What was the most challenging thing you encountered when you were shooting the photographs for Mountain Ranch?
I have two answers for this…the first is that it was very difficult to make satisfying images of the shipping of calves, the last “chapter” in the work year of a rancher. To get any kind of interesting angle on this, I had found myself too close to the animals, which spooked them, making it hard for the ranchers to easily do their work, on what is literally the one day of the year they get paid. So I had to be inventive…I wanted the calves and cowboys coming at me, so at two different ranches I rigged up some remote controlled cameras on the ramp going into the truck, which worked great, technically, but I didn’t get the picture I wanted. So, at a third ranch I had the ranchers place me over the loading chute on their forklift, right above the calves. The animals weren’t bothered by me, for some reason, and the main image I got was just what I was hoping for. Thank goodness for the kind and helpful ranch families.
The other answer to your question is that about six years into this project I felt that I was getting a little stale in my picture making…it seemed I was making the same types of images over and over…same perspectives, same compositions, it was seeming predictable, and this was definitely not what I wanted. One day I was driving the road between Burns and Yampa and I drew the letter “T” on my wrist so that I would see it the rest of the drive and the rest of the day. The “T” stood for two things. “Go TOWARD the subject”…meaning get closer to the subject and make something interesting happen in the camera, rather than holding back for a more pastoral scene. It also stood for “Take a new kind of picture”…meaning, don’t do what seems natural.
Do something a little out of the ordinary. So, I did both. I went much closer to the subjects than usual, almost getting myself run over by one horse and rider, and also I started experimenting with shooting in bright sunlight, rather than insisting on overcast light. Also, on days when I didn’t have anything lined up with any of the ranches, I started exploring making photographs of inanimate objects…fence posts, machine handles, etc…that were part of the ranching story. By extending myself in these ways, I feel that I was able to keep the project moving, when it was in danger of getting stuck.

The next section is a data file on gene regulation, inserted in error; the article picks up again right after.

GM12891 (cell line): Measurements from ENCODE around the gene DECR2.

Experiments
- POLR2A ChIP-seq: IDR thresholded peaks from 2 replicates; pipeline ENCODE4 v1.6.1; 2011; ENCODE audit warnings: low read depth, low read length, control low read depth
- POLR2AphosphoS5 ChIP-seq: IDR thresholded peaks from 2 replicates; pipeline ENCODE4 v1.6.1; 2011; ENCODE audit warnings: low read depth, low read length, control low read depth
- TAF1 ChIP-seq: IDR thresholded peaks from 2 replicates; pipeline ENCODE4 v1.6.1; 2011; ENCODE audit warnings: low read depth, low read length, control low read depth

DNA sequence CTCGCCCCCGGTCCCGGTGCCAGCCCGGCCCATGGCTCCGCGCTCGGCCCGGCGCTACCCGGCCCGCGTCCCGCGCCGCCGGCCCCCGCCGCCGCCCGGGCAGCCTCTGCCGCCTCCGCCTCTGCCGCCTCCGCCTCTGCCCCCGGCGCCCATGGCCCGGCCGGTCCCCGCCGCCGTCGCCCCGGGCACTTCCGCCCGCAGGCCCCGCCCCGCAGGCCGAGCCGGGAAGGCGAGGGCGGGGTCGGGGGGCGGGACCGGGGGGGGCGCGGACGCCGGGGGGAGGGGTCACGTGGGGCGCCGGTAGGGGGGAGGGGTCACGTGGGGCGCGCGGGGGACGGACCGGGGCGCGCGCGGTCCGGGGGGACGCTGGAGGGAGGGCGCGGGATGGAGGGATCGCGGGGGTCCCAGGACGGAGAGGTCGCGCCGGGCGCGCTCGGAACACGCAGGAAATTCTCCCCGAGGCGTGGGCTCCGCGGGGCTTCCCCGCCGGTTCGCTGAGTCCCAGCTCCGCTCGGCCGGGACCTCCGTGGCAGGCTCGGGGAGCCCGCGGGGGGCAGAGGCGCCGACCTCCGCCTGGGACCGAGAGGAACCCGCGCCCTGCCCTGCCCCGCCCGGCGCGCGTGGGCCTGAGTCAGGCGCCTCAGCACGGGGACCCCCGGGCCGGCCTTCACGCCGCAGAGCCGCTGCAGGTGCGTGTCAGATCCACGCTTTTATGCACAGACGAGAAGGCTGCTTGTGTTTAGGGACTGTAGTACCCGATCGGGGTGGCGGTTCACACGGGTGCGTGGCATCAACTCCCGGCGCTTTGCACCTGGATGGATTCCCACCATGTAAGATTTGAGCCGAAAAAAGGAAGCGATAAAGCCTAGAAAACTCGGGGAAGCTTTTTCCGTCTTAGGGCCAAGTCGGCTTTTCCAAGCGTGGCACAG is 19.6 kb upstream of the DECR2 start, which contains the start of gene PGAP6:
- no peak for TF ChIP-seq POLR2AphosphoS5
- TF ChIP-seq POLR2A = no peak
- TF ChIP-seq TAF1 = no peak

Would you change anything in the project if you could?
I sometimes wish I could make a book of the pictures I’ve missed over the years. They stick in your mind. Also, there are things I had in my mind’s eye that never transpired, so I never got the chance to try to photograph them. But…that’s simply the way it goes. This was not a directed series. It was observational. So, you observe, you make the best pictures you can, you learn and go out and try again. I once heard Jay Maisel say something to the effect that every photographer who is honest with himself knows that he is a failure. This is because of the number of images NOT made to one’s satisfaction. But he is also quoted as saying that “Failing is not a problem. Not trying is a problem.” When I was finished with Mountain Ranch, he asked me if I was happy with the book…I kind of shrugged, and he laughed and said, “Are you ever REALLY happy when it’s done?”
What advice would you give to people who are planning to pursue a career in photography?
I would say that, making a living is one thing, and finding your own voice as a photographer is another. Stay on your path to making work that could only be made by you.
Lastly, what's next for Michael Crouser?
For many years now I’ve been slowly working on a series called “Sin Tiempo”, which means “without time” in Spanish. I would like the chance to flesh this out a little more and see what I can do with it, now that the other three series have all found their way into some final form. It is a series of images that don’t give away the era in which they were taken. The parameters for the series are loose, and always developing, but that is the idea. It’s an exercise in seeing, and in working within and developing a personal aesthetic.
Many photographers are concerned with documenting and somehow commenting on our popular culture, which by its very nature dates the images. I am more interested in working within my aesthetic preferences, producing something darker and more dreamlike, perhaps more romantic, in something closer to a Pictorialist tradition, rather than making something easily identifiable as having been from a certain moment in time. Although I might not have had the language to explain it back then this idea first took form for me in my book Los Toros, and has evolved from there.
We would like to express our gratitude to Michael for letting us feature his work on the Magazine. If you're interested in his work, you can head over to his website for more. You may also follow the terrific tales of these rancher families in this short video. Michael's book Mountain Ranch is still out on the market.